The ANTARSYA members said that SYRIZA is run by a small group around Tsipras, which is fairly autonomous, even in relation to Synaspismós members, and that a strong presence among SYRIZA’s leadership is also occupied by former PASOK MPs. The revolutionary groups within SYRIZA have almost no public profile, they said, and instead of pushing the party further to the left have restrained themselves in response to pressure from what they describe as the dominant social-democratic elements and a perceived need for unity. They claimed that after the June election, Tsipras had said that SYRIZA would not put people in the streets but would act as a “responsible” opposition.
It was difficult for us to assess the validity of ANTARSYA’s various critiques of SYRIZA and its strategy of immediate exit from the Euro, but in any event we asked the young ANTARSYA members if the group might not be more effective as a left wing within SYRIZA, rather than outside it. They said no, it was necessary to maintain their organizational independence to avoid cooptation, which they charged was or would be the inevitable fate of internal critics. We questioned this conclusion. It seemed to us that SYRIZA was a party in motion, attracting mass support and membership, and with, yes, the possibility of capitulating to the Greek and pan-European elites, but also with the potential of sparking a powerful chain of resistance to those elites. It should be noted that many ANTARSYA members voted for SYRIZA instead of the party’s own candidates in June, and that some of ANTARSYA’s leaders have gone over to SYRIZA.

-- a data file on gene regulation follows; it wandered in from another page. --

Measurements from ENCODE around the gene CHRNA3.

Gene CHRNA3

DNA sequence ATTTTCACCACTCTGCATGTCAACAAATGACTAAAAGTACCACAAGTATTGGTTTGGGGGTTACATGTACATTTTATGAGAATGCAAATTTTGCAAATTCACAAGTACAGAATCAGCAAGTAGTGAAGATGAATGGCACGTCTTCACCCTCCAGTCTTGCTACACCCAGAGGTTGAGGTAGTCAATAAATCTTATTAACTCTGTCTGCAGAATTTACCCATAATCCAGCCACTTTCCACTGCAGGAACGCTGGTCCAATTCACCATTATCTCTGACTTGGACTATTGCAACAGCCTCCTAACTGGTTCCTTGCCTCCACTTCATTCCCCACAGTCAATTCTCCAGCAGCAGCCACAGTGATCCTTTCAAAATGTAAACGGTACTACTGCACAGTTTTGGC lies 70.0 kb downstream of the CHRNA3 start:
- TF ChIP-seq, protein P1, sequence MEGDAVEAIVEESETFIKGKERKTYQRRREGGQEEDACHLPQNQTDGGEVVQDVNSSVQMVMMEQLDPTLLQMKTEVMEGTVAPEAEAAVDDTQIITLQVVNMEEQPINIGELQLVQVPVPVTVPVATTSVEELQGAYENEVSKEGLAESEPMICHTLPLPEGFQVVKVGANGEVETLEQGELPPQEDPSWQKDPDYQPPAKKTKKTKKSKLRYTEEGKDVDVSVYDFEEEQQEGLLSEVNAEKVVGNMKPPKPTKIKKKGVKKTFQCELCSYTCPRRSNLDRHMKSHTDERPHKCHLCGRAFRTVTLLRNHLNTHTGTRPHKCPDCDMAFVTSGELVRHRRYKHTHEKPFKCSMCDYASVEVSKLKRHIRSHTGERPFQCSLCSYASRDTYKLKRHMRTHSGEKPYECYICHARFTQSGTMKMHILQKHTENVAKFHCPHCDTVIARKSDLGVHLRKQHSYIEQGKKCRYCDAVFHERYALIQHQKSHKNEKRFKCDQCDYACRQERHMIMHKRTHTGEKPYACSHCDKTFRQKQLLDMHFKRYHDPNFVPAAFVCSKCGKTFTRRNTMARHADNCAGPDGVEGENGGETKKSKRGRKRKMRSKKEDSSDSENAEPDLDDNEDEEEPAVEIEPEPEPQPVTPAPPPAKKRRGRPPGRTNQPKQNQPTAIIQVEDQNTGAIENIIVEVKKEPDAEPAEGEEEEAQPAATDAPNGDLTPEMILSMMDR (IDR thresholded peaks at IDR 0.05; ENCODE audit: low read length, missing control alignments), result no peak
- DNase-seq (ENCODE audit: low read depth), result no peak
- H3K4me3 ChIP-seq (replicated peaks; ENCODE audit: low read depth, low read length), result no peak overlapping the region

Lessons for the U.S.
In fact we were struck by the contrast between SYRIZA, with its base in popular movements and its radical possibilities, and the Democratic Party in the U.S., which year after year corrals progressive movements into a party dominated by corporate interests incapable of fighting for progressive goals. In our country there has been plenty of direct action in the streets, in the public squares, on campuses, in workplaces. But unlike Greece, this has not been accompanied by direct action at the ballot box through a political party that is not beholden to big business and is clearly a party of the left. We think that the millions of Americans who are outraged by the ruthless pillaging of their society by arrogant elites desperately need an electoral movement like SYRIZA that is rooted in popular struggles and committed to winning and using political power to achieve progressive change.